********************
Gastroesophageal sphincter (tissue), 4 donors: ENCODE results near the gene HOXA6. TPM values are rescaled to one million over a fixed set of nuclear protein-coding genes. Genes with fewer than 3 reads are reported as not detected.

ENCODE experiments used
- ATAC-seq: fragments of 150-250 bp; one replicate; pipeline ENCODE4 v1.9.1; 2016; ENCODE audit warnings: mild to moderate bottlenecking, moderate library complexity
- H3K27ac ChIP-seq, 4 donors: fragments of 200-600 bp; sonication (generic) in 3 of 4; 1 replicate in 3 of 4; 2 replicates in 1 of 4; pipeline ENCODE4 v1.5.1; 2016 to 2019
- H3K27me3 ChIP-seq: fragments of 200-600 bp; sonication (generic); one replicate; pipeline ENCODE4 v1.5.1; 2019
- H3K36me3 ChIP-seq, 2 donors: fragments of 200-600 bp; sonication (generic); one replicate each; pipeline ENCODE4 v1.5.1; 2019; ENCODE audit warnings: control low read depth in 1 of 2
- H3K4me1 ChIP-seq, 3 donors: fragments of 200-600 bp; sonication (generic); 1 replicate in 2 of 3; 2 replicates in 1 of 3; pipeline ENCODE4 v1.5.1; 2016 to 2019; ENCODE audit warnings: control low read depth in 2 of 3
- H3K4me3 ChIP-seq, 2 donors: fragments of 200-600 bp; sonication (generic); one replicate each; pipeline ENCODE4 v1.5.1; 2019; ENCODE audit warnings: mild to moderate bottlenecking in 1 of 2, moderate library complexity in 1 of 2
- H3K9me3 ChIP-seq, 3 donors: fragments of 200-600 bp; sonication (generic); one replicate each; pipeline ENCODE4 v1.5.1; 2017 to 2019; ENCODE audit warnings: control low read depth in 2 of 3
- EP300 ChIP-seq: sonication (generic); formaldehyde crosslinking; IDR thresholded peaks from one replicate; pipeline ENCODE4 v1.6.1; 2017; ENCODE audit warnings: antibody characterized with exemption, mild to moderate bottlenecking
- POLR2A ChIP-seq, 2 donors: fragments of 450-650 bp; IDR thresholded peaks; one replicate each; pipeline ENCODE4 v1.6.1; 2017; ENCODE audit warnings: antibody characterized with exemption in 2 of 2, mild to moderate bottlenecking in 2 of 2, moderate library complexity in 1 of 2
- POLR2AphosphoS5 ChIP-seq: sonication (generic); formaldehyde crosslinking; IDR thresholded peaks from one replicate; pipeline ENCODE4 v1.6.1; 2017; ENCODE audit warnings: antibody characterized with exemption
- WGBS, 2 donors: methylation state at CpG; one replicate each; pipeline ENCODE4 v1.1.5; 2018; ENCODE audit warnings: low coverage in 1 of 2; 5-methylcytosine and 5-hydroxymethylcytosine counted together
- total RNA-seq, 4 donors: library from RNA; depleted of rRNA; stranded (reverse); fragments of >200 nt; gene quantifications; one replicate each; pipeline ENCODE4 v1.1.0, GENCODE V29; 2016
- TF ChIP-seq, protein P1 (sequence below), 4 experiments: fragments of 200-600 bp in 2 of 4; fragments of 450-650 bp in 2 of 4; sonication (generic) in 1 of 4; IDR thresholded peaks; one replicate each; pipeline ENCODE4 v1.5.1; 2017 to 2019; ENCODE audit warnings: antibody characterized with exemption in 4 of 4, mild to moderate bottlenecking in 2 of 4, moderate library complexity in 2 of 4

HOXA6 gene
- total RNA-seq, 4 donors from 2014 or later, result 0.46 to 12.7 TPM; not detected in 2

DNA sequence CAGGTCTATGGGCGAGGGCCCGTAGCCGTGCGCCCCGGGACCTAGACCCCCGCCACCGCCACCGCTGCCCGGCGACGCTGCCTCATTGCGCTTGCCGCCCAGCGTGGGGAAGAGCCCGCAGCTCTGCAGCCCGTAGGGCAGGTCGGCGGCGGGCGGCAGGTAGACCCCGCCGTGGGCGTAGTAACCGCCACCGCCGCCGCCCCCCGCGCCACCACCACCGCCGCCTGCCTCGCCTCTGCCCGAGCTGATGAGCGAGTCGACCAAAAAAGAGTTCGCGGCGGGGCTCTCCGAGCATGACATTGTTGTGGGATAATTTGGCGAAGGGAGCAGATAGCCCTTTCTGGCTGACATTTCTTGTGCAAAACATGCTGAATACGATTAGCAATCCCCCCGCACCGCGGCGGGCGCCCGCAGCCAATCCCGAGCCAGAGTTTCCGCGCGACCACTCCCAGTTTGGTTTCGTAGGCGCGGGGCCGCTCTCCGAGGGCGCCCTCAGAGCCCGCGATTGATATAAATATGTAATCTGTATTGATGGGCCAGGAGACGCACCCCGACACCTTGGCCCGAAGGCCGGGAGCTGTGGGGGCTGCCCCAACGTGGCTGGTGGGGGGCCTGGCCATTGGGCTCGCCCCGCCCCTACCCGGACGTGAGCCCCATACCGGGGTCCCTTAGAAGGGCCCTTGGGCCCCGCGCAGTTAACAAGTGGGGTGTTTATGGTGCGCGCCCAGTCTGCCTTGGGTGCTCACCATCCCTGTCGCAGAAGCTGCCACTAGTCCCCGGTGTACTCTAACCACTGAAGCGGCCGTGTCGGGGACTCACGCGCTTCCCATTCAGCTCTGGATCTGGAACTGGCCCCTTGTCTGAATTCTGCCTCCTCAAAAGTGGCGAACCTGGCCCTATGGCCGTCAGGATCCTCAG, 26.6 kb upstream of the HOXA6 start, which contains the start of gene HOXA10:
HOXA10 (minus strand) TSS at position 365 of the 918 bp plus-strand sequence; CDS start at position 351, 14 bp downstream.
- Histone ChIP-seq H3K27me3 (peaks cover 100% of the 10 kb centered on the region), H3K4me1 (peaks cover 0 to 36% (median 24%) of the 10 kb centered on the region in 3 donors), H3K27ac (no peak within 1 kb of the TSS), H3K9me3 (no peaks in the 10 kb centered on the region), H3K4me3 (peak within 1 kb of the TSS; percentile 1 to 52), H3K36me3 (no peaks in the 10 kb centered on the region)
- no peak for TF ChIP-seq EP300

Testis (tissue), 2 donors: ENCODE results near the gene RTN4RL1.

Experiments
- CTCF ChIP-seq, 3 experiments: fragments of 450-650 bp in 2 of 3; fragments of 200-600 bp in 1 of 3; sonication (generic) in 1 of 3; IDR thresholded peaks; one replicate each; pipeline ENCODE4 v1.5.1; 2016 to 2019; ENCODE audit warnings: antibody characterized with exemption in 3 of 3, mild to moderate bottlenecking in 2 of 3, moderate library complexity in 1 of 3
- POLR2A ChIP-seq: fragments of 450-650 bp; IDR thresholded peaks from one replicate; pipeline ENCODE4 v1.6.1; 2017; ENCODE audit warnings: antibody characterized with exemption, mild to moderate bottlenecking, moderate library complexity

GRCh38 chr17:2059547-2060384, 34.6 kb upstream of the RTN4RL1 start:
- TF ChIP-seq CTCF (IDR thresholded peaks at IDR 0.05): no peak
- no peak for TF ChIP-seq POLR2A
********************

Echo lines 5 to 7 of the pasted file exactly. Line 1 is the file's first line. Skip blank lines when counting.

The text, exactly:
- H3K27me3 ChIP-seq: fragments of 200-600 bp; sonication (generic); one replicate; pipeline ENCODE4 v1.5.1; 2019
- H3K36me3 ChIP-seq, 2 donors: fragments of 200-600 bp; sonication (generic); one replicate each; pipeline ENCODE4 v1.5.1; 2019; ENCODE audit warnings: control low read depth in 1 of 2
- H3K4me1 ChIP-seq, 3 donors: fragments of 200-600 bp; sonication (generic); 1 replicate in 2 of 3; 2 replicates in 1 of 3; pipeline ENCODE4 v1.5.1; 2016 to 2019; ENCODE audit warnings: control low read depth in 2 of 3